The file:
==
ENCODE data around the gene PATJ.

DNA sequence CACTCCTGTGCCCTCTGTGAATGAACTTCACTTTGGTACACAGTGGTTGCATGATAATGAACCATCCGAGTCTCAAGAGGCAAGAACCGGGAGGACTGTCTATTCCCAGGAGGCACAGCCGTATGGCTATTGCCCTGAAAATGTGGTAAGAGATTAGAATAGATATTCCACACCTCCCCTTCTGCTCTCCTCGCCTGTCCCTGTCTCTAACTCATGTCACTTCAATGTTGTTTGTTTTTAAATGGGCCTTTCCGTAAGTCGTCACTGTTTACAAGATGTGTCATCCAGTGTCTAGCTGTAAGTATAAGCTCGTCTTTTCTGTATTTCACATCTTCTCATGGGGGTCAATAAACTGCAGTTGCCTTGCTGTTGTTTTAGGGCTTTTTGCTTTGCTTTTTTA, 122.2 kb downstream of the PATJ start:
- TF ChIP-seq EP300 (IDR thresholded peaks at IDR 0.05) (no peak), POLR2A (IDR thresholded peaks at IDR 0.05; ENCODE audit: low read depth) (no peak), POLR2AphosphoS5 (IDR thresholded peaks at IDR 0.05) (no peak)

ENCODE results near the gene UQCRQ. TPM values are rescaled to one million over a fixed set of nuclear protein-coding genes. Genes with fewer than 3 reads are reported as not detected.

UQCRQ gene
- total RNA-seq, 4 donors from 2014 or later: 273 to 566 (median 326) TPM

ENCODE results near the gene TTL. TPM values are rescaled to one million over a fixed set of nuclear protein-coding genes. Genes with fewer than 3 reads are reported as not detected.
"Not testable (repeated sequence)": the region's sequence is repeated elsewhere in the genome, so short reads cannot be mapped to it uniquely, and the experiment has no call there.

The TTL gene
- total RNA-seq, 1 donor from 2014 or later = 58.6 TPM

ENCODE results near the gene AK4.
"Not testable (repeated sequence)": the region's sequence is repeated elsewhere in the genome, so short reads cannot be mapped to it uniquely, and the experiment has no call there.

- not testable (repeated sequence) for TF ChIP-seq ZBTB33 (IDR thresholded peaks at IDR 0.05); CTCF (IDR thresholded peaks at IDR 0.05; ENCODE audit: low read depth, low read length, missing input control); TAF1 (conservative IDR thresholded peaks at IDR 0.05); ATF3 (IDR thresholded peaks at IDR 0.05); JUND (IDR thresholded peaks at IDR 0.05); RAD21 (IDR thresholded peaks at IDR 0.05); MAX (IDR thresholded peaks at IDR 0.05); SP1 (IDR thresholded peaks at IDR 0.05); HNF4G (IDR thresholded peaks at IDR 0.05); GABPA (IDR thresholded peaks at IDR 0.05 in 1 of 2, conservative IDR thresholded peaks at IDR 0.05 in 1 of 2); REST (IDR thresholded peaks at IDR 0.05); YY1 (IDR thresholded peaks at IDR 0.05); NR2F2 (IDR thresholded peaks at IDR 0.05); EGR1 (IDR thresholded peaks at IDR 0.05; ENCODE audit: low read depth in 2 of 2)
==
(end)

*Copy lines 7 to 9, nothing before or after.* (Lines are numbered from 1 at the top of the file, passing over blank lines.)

ENCODE results near the gene TTL. TPM values are rescaled to one million over a fixed set of nuclear protein-coding genes. Genes with fewer than 3 reads are reported as not detected.
"Not testable (repeated sequence)": the region's sequence is repeated elsewhere in the genome, so short reads cannot be mapped to it uniquely, and the experiment has no call there.

The TTL gene